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How to impress your interviewer
Gejo Srinivasan
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December 06, 2006

Any process of selection, whether to an academic course or to a job, invariably involves one or more rounds of interviews. At the heart of these interviews are question-and-answer sessions designed to evaluate your potential and judge your capability for the role you are expected to assume.

If this interview is to ensure your selection to the B-school of your choice, this is what you need to keep in mind:

Why interviews are held

It may sound simple, but here's the main thing to remember about personal interviews -- the interviewer doesn't know you. He will form an opinion based on everything from what you wear, to how savvy you are about the B-school, to how you express yourself. Doing -- or not doing -- little things you may not even think about can ruin your chances of getting into your dream B-school.

The difference between a GD and PI

The Group Discussion gives the B-school an opportunity to evaluate your team skills. The Personal Interview gives them an opportunity to evaluate your candidature more holistically and see for themselves whether you would fit into their institute and into the profession of management.

Compared to the GD, the PI is more predictable.

In a GD, you are totally at a loss as to whether it will be a case study or a topical discussion. You do not have the faintest clue whether the topic will be factual, abstract or controversial. Even the duration of the GD and the number of people who will participate in it are not undisclosed.

In an interview, though, you can predict which areas you will be questioned on. Therefore, there is simply no excuse for going unprepared for an interview.

In order to systematically prepare for a personal interview, you will first require to identify the areas in which you will be questioned.
Areas of questioning

The areas of questioning can be broadly divided over the following parameters:

Academic/ technical

If you are a fresh graduate, one of the first questions you may face is, "Which is your favourite subject"? You say, "I like Managerial Economics." This is a cue for the interviewer/ interview panel. Questions ranging from the concepts of Utility to that of Giffens to the nature of the parabolic shape of the break-even curve may follow, and you had better be prepared to answer them.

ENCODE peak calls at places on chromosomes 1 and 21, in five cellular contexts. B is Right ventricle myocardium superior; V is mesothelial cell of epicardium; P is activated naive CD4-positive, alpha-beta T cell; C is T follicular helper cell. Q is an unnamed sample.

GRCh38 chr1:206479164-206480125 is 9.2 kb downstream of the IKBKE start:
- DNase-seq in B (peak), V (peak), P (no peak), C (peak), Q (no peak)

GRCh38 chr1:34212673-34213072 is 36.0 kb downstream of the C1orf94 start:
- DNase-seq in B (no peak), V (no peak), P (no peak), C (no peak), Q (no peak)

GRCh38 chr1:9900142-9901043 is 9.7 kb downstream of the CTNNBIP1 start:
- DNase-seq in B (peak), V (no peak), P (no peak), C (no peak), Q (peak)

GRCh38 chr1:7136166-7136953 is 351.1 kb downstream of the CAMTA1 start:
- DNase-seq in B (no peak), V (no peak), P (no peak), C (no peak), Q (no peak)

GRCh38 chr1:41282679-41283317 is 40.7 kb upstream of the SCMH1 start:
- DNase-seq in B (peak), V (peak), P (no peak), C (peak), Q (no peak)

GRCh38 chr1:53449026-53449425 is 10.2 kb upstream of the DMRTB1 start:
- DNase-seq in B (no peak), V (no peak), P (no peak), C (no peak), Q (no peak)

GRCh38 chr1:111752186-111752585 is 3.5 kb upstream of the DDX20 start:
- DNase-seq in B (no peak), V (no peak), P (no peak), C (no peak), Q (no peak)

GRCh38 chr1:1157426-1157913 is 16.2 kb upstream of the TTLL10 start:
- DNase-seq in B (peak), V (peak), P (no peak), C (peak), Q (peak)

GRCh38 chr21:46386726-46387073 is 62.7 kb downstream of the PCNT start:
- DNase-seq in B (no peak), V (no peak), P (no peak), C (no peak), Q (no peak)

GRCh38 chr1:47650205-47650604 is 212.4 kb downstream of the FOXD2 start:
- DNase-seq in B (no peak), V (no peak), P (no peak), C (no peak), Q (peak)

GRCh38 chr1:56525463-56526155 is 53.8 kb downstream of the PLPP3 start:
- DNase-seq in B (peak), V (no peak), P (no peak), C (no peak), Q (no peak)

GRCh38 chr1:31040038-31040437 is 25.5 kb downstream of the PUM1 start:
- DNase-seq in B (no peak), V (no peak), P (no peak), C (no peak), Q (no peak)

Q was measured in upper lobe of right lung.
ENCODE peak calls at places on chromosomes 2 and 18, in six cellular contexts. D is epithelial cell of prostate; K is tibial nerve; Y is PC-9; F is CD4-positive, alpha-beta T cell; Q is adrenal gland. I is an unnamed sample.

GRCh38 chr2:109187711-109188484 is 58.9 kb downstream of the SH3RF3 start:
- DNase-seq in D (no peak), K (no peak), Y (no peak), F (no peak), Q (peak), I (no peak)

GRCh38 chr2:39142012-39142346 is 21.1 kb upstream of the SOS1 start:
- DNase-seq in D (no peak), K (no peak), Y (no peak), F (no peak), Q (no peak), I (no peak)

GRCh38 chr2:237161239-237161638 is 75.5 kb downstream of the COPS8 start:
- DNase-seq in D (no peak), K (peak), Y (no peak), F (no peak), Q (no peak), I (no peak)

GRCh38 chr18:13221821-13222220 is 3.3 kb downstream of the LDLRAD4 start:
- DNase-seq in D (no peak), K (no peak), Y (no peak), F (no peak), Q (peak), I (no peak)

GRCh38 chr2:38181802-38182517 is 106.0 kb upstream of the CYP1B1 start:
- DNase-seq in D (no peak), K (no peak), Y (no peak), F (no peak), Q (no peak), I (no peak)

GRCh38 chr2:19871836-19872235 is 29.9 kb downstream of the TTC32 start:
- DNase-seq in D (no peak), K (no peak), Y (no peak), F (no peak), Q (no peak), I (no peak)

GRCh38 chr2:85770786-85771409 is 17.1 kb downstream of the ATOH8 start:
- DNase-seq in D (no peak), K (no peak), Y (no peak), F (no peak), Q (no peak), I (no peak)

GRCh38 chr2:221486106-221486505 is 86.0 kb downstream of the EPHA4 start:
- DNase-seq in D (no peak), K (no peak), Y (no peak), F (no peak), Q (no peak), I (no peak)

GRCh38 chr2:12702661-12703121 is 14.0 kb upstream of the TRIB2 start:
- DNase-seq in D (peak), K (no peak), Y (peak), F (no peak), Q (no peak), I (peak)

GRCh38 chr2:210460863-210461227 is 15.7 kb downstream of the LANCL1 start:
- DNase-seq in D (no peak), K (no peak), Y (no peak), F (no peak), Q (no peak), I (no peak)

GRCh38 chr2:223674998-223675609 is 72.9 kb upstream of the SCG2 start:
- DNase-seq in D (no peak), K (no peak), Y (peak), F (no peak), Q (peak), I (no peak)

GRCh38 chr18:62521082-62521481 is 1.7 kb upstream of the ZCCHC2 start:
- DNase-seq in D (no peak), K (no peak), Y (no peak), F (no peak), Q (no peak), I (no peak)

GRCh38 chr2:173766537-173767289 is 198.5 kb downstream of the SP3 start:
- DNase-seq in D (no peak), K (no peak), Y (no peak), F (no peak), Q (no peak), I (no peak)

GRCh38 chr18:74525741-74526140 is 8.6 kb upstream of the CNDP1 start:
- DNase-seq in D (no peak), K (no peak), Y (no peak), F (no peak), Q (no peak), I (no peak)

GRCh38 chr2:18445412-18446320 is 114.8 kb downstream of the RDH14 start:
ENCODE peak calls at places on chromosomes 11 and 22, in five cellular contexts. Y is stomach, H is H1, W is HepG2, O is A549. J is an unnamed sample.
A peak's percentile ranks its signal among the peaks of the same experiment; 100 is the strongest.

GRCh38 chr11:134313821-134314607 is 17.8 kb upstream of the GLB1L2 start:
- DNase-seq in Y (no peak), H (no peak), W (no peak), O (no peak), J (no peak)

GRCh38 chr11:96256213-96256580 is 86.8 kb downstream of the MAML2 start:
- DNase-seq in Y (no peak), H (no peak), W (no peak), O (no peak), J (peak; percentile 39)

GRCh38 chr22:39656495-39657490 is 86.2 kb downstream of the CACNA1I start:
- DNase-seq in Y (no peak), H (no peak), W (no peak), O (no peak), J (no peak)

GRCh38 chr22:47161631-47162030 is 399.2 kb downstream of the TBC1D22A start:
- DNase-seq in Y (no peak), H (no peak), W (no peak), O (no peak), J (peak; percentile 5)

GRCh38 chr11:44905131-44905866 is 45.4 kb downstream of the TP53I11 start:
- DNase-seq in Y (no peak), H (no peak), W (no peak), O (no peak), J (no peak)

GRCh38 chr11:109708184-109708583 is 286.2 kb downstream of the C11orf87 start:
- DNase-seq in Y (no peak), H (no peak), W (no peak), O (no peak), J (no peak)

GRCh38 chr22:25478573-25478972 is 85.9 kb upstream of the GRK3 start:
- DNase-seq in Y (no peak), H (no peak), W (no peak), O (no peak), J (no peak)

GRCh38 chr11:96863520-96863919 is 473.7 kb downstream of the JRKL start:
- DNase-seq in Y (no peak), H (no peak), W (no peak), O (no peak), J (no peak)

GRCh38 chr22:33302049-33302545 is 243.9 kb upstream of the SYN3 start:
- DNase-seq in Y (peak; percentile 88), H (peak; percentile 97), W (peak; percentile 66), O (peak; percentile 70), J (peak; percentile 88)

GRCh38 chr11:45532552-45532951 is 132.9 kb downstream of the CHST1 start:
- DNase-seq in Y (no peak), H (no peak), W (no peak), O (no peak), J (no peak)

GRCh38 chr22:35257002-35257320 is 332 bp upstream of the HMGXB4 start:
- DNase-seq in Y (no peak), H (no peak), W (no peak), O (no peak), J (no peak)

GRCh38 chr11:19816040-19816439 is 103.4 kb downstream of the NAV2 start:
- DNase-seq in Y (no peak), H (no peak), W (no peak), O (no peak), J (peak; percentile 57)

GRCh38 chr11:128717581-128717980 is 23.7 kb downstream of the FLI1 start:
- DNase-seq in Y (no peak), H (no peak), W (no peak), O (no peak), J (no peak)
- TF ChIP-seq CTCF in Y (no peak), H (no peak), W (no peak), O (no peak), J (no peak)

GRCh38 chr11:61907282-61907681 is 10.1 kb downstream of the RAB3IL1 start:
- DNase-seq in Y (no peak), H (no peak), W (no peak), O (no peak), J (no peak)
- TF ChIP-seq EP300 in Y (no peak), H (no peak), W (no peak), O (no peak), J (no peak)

The logic behind asking questions like this is to make sure you have actually understood your concepts in college and to check your attitude towards things you have already done or are doing.

Your favourite subject can be the paper in which you scored the highest marks in college or had done a paper presentation on. It can even be a paper which you think will be a logical extension to your MBA dream. However, whatever subject you choose should really be your favourite subject.

Preparation for this question is like going back to the good old college days. Dig out your old college textbooks and start preparing for the section you will name your 'favourite subject'. Ensure you know all the basic concepts and have the ability to explain them in layman's language to the uninitiated. Why this is your favourite subject and how management will be its logical extension are issues you should be comfortable explaining.

Work experience

People with work experience may be questioned on a range of topics including job content, employer profile, market scenario, their personal achievements, etc. It is important to note that the kind of job you did is far more important than the employer's name.

Broadly speaking, the type of questions can be broadly classified to test your interest, competence and passion with which you take on your work.

Some issues for which you should prepare responses include:

Part II: How to ace the Personal Interview

-- An IIM-C alumnus, Gejo Srinivasan is head of products at IMS Learning Resources Pvt Ltd, an educational services provider that prepares candidates for leading competitive examinations like CAT, GRE and GMAT.


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